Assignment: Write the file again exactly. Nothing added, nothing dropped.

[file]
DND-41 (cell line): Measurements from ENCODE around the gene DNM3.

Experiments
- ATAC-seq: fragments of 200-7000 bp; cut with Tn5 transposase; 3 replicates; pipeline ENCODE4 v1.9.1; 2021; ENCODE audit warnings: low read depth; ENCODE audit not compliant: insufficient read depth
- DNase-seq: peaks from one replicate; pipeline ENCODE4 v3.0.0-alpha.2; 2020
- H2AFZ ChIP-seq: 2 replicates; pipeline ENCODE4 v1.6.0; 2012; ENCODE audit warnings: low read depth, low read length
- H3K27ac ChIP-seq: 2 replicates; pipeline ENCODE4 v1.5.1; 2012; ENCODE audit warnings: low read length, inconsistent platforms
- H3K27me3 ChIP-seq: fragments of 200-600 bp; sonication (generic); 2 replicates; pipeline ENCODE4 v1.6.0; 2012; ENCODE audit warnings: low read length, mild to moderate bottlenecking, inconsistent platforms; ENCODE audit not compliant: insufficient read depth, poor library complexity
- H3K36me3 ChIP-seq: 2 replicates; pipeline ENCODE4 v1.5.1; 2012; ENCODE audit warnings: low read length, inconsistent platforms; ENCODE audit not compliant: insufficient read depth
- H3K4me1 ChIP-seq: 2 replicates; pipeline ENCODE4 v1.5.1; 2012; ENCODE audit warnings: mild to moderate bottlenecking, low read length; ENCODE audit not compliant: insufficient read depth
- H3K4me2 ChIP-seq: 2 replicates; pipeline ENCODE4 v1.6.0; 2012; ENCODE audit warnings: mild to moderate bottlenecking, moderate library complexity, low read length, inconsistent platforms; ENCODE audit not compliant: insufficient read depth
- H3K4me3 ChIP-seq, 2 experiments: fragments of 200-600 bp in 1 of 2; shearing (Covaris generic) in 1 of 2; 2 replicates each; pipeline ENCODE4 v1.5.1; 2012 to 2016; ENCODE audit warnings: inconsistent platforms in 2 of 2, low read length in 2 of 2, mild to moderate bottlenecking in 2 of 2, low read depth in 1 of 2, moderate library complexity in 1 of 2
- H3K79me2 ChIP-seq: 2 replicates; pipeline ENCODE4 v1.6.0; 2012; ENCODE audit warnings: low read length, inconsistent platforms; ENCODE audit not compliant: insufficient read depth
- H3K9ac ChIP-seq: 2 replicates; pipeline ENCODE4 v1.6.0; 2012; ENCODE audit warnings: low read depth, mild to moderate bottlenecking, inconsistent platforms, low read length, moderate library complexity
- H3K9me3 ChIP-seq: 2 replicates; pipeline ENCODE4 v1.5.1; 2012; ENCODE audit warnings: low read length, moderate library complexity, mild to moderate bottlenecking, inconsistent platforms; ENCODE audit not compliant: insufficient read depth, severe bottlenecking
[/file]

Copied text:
DND-41 (cell line): Measurements from ENCODE around the gene DNM3.

Experiments
- ATAC-seq: fragments of 200-7000 bp; cut with Tn5 transposase; 3 replicates; pipeline ENCODE4 v1.9.1; 2021; ENCODE audit warnings: low read depth; ENCODE audit not compliant: insufficient read depth
- DNase-seq: peaks from one replicate; pipeline ENCODE4 v3.0.0-alpha.2; 2020
- H2AFZ ChIP-seq: 2 replicates; pipeline ENCODE4 v1.6.0; 2012; ENCODE audit warnings: low read depth, low read length
- H3K27ac ChIP-seq: 2 replicates; pipeline ENCODE4 v1.5.1; 2012; ENCODE audit warnings: low read length, inconsistent platforms
- H3K27me3 ChIP-seq: fragments of 200-600 bp; sonication (generic); 2 replicates; pipeline ENCODE4 v1.6.0; 2012; ENCODE audit warnings: low read length, mild to moderate bottlenecking, inconsistent platforms; ENCODE audit not compliant: insufficient read depth, poor library complexity
- H3K36me3 ChIP-seq: 2 replicates; pipeline ENCODE4 v1.5.1; 2012; ENCODE audit warnings: low read length, inconsistent platforms; ENCODE audit not compliant: insufficient read depth
- H3K4me1 ChIP-seq: 2 replicates; pipeline ENCODE4 v1.5.1; 2012; ENCODE audit warnings: mild to moderate bottlenecking, low read length; ENCODE audit not compliant: insufficient read depth
- H3K4me2 ChIP-seq: 2 replicates; pipeline ENCODE4 v1.6.0; 2012; ENCODE audit warnings: mild to moderate bottlenecking, moderate library complexity, low read length, inconsistent platforms; ENCODE audit not compliant: insufficient read depth
- H3K4me3 ChIP-seq, 2 experiments: fragments of 200-600 bp in 1 of 2; shearing (Covaris generic) in 1 of 2; 2 replicates each; pipeline ENCODE4 v1.5.1; 2012 to 2016; ENCODE audit warnings: inconsistent platforms in 2 of 2, low read length in 2 of 2, mild to moderate bottlenecking in 2 of 2, low read depth in 1 of 2, moderate library complexity in 1 of 2
- H3K79me2 ChIP-seq: 2 replicates; pipeline ENCODE4 v1.6.0; 2012; ENCODE audit warnings: low read length, inconsistent platforms; ENCODE audit not compliant: insufficient read depth
- H3K9ac ChIP-seq: 2 replicates; pipeline ENCODE4 v1.6.0; 2012; ENCODE audit warnings: low read depth, mild to moderate bottlenecking, inconsistent platforms, low read length, moderate library complexity
- H3K9me3 ChIP-seq: 2 replicates; pipeline ENCODE4 v1.5.1; 2012; ENCODE audit warnings: low read length, moderate library complexity, mild to moderate bottlenecking, inconsistent platforms; ENCODE audit not compliant: insufficient read depth, severe bottlenecking